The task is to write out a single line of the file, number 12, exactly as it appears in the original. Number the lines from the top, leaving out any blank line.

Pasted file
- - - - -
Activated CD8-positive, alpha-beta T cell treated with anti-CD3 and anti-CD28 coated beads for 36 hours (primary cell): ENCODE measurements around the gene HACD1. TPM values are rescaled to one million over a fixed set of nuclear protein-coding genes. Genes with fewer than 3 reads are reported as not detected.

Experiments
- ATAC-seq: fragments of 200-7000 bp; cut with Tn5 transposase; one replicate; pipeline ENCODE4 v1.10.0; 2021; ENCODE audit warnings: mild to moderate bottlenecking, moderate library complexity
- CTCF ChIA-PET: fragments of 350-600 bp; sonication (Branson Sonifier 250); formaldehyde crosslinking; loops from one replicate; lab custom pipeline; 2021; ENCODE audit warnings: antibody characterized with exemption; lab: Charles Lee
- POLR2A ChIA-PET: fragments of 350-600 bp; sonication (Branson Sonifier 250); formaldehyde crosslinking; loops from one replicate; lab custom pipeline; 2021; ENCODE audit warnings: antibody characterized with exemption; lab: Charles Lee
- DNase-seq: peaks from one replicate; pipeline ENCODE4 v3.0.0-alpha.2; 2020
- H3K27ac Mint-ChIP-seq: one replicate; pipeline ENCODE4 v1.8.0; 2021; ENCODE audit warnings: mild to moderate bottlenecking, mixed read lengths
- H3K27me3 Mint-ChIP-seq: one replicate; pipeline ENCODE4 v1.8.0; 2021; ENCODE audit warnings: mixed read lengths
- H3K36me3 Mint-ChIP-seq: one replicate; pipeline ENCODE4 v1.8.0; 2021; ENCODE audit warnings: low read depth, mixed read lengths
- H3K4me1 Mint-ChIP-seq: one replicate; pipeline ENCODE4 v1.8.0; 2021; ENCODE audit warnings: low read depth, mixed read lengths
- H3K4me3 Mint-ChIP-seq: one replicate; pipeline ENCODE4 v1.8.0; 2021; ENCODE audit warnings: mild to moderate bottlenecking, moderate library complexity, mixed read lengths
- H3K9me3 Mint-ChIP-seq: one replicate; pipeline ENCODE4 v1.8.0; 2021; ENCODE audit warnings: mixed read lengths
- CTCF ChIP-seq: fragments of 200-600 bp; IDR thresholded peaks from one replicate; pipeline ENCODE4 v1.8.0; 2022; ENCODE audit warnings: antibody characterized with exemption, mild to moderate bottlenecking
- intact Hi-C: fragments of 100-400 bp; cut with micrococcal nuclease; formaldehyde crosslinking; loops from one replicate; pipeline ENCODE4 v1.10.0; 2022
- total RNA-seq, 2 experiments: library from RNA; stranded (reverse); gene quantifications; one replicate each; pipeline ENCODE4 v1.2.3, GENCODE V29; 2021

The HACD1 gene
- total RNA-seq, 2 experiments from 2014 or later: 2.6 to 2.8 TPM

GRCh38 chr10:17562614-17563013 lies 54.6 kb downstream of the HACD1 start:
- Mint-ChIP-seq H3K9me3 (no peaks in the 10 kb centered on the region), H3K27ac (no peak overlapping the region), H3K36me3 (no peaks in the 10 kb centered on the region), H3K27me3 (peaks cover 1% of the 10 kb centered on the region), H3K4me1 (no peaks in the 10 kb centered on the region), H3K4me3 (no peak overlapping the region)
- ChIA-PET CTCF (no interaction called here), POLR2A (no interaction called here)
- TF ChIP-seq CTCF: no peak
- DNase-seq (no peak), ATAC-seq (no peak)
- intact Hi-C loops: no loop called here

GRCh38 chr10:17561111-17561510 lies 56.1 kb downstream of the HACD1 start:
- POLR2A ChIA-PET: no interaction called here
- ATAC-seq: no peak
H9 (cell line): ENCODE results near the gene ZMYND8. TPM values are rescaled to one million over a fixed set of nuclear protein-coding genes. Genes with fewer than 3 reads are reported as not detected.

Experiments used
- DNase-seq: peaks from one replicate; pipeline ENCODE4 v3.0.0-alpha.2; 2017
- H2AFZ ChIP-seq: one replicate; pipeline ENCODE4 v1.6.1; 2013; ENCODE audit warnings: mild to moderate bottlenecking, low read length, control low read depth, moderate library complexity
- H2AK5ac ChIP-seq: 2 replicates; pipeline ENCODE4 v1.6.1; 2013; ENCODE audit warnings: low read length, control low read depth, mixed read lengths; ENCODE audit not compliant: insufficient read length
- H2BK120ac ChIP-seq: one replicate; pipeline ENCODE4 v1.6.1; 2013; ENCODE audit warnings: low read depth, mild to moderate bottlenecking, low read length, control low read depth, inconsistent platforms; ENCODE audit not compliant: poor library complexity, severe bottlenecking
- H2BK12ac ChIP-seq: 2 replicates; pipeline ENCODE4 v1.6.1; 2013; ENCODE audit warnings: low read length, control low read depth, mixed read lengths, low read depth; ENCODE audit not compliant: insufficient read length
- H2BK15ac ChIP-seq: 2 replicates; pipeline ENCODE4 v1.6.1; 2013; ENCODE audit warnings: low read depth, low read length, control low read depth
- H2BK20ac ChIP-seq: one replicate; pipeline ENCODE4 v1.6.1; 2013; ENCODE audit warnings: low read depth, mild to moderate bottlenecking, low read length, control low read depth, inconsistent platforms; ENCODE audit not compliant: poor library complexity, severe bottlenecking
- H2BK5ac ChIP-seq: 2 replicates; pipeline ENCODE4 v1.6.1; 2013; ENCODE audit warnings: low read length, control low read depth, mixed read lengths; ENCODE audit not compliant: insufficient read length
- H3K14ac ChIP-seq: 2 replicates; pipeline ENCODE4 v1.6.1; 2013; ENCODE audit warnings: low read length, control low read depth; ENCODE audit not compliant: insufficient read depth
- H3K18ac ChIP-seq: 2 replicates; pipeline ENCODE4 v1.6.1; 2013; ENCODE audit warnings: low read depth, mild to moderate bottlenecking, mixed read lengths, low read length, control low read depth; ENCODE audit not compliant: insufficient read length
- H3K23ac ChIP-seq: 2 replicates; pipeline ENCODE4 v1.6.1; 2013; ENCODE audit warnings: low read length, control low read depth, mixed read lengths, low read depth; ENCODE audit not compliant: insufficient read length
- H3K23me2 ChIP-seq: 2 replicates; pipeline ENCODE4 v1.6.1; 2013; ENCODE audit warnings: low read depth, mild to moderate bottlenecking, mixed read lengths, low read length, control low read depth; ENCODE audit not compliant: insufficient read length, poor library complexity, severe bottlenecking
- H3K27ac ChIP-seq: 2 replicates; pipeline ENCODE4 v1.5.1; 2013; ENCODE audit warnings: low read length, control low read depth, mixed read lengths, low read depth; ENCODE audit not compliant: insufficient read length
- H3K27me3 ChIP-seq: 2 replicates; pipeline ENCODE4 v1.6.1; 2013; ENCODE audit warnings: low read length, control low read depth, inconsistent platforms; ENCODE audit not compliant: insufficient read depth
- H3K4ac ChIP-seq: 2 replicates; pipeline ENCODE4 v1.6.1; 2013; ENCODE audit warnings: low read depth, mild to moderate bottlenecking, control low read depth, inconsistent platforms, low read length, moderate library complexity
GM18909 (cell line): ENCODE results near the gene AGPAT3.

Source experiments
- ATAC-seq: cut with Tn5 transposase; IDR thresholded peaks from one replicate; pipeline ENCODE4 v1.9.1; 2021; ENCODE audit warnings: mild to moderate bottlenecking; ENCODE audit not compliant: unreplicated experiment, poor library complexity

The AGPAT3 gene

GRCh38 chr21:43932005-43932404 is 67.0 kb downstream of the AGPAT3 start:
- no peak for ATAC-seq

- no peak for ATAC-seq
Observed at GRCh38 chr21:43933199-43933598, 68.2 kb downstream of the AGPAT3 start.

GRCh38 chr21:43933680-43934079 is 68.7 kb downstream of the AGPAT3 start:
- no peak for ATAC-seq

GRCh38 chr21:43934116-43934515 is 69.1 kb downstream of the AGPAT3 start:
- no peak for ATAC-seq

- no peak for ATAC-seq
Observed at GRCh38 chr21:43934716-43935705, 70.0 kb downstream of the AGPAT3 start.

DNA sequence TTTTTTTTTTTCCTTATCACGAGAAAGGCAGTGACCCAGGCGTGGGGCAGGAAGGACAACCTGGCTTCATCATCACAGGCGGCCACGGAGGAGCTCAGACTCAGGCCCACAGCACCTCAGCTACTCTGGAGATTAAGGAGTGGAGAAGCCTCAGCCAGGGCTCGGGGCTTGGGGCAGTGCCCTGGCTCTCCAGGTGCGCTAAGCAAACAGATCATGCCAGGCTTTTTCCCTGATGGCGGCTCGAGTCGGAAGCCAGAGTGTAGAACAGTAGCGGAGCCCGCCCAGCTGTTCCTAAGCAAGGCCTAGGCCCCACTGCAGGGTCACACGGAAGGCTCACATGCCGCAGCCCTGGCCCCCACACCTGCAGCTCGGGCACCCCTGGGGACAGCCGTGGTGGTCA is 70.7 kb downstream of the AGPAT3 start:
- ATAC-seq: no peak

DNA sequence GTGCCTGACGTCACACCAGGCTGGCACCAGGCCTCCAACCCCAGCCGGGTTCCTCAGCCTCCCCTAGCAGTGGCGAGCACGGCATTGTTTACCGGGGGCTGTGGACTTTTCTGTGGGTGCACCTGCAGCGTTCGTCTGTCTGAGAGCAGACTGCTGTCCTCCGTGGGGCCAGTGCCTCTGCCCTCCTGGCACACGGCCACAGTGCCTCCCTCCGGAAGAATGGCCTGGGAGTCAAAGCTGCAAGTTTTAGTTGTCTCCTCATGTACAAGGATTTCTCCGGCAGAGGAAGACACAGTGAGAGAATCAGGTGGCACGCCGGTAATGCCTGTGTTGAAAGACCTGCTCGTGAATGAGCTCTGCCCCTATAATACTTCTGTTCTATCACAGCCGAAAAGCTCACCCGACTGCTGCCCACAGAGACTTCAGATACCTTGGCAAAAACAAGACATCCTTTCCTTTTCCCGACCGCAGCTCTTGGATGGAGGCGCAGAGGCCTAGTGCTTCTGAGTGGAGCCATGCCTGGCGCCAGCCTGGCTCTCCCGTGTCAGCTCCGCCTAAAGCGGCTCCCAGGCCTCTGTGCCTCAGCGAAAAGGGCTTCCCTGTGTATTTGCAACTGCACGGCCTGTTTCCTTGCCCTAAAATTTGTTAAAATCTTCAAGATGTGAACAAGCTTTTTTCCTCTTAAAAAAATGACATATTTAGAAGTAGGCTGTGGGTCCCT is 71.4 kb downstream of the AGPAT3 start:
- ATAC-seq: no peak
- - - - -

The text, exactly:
- H3K9me3 Mint-ChIP-seq: one replicate; pipeline ENCODE4 v1.8.0; 2021; ENCODE audit warnings: mixed read lengths